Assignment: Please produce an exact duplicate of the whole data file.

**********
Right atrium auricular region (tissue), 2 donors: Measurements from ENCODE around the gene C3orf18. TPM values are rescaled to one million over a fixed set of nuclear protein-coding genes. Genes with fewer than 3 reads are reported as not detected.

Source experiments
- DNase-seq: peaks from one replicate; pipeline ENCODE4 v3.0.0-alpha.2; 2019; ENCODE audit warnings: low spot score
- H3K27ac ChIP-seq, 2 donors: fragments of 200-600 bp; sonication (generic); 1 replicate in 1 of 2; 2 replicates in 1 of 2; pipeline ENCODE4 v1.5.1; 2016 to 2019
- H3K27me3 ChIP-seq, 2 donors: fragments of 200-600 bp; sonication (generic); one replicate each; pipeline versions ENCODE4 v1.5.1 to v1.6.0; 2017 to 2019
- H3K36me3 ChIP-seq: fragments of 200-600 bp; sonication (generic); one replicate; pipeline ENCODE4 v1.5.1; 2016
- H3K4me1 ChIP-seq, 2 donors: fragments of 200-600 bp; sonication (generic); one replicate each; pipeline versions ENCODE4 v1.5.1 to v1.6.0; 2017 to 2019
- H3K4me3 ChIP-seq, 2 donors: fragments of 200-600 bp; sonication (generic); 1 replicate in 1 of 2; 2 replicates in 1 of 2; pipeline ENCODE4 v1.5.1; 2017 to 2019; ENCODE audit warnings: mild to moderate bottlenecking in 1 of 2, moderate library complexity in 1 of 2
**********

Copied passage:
Right atrium auricular region (tissue), 2 donors: Measurements from ENCODE around the gene C3orf18. TPM values are rescaled to one million over a fixed set of nuclear protein-coding genes. Genes with fewer than 3 reads are reported as not detected.

Source experiments
- DNase-seq: peaks from one replicate; pipeline ENCODE4 v3.0.0-alpha.2; 2019; ENCODE audit warnings: low spot score
- H3K27ac ChIP-seq, 2 donors: fragments of 200-600 bp; sonication (generic); 1 replicate in 1 of 2; 2 replicates in 1 of 2; pipeline ENCODE4 v1.5.1; 2016 to 2019
- H3K27me3 ChIP-seq, 2 donors: fragments of 200-600 bp; sonication (generic); one replicate each; pipeline versions ENCODE4 v1.5.1 to v1.6.0; 2017 to 2019
- H3K36me3 ChIP-seq: fragments of 200-600 bp; sonication (generic); one replicate; pipeline ENCODE4 v1.5.1; 2016
- H3K4me1 ChIP-seq, 2 donors: fragments of 200-600 bp; sonication (generic); one replicate each; pipeline versions ENCODE4 v1.5.1 to v1.6.0; 2017 to 2019
- H3K4me3 ChIP-seq, 2 donors: fragments of 200-600 bp; sonication (generic); 1 replicate in 1 of 2; 2 replicates in 1 of 2; pipeline ENCODE4 v1.5.1; 2017 to 2019; ENCODE audit warnings: mild to moderate bottlenecking in 1 of 2, moderate library complexity in 1 of 2